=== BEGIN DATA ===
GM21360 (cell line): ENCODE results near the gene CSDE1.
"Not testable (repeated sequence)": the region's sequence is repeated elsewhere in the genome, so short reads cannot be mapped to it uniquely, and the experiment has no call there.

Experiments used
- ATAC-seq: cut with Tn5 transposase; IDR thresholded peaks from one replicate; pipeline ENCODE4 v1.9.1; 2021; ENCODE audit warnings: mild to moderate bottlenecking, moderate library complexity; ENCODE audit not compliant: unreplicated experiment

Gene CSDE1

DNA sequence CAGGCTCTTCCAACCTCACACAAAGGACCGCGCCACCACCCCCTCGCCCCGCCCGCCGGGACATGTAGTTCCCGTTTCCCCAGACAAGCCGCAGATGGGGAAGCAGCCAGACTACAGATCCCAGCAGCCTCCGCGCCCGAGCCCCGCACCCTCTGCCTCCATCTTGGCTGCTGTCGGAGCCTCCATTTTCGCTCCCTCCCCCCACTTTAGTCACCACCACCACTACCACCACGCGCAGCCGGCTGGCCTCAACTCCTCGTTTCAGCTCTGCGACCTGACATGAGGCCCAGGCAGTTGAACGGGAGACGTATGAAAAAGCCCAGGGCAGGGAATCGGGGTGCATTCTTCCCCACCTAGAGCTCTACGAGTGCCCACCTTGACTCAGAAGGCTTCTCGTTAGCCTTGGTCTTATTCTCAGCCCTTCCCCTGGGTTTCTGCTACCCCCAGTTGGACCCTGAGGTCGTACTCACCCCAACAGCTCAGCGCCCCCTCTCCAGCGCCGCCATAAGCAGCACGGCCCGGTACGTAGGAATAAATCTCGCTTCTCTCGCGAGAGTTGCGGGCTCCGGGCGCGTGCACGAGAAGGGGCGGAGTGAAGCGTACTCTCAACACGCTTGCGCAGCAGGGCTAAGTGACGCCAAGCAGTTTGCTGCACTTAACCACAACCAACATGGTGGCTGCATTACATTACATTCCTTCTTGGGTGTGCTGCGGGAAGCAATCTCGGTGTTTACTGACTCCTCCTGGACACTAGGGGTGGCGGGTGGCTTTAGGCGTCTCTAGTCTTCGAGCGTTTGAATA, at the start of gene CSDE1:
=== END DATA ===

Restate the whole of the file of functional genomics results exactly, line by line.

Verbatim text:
GM21360 (cell line): ENCODE results near the gene CSDE1.
"Not testable (repeated sequence)": the region's sequence is repeated elsewhere in the genome, so short reads cannot be mapped to it uniquely, and the experiment has no call there.

Experiments used
- ATAC-seq: cut with Tn5 transposase; IDR thresholded peaks from one replicate; pipeline ENCODE4 v1.9.1; 2021; ENCODE audit warnings: mild to moderate bottlenecking, moderate library complexity; ENCODE audit not compliant: unreplicated experiment

Gene CSDE1

DNA sequence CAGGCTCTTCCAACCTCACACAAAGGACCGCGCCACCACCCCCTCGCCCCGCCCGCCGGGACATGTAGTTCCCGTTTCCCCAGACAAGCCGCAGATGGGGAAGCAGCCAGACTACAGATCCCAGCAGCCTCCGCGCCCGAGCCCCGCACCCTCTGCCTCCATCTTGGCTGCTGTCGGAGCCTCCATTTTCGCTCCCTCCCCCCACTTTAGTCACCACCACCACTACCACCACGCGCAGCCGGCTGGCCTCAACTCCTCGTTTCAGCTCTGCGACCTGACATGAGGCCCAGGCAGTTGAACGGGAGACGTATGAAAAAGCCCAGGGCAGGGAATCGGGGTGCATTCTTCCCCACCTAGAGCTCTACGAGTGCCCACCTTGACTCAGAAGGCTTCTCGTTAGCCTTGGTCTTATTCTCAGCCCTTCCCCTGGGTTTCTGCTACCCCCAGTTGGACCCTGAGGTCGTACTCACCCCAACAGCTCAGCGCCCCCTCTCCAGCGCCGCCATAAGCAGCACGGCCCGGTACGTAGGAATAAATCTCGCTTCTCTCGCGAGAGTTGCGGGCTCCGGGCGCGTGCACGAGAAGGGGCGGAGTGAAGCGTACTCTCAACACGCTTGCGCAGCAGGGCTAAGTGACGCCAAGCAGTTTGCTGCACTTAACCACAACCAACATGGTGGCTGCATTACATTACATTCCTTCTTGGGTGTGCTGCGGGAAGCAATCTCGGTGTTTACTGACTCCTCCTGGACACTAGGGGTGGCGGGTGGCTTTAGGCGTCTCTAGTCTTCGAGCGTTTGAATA, at the start of gene CSDE1: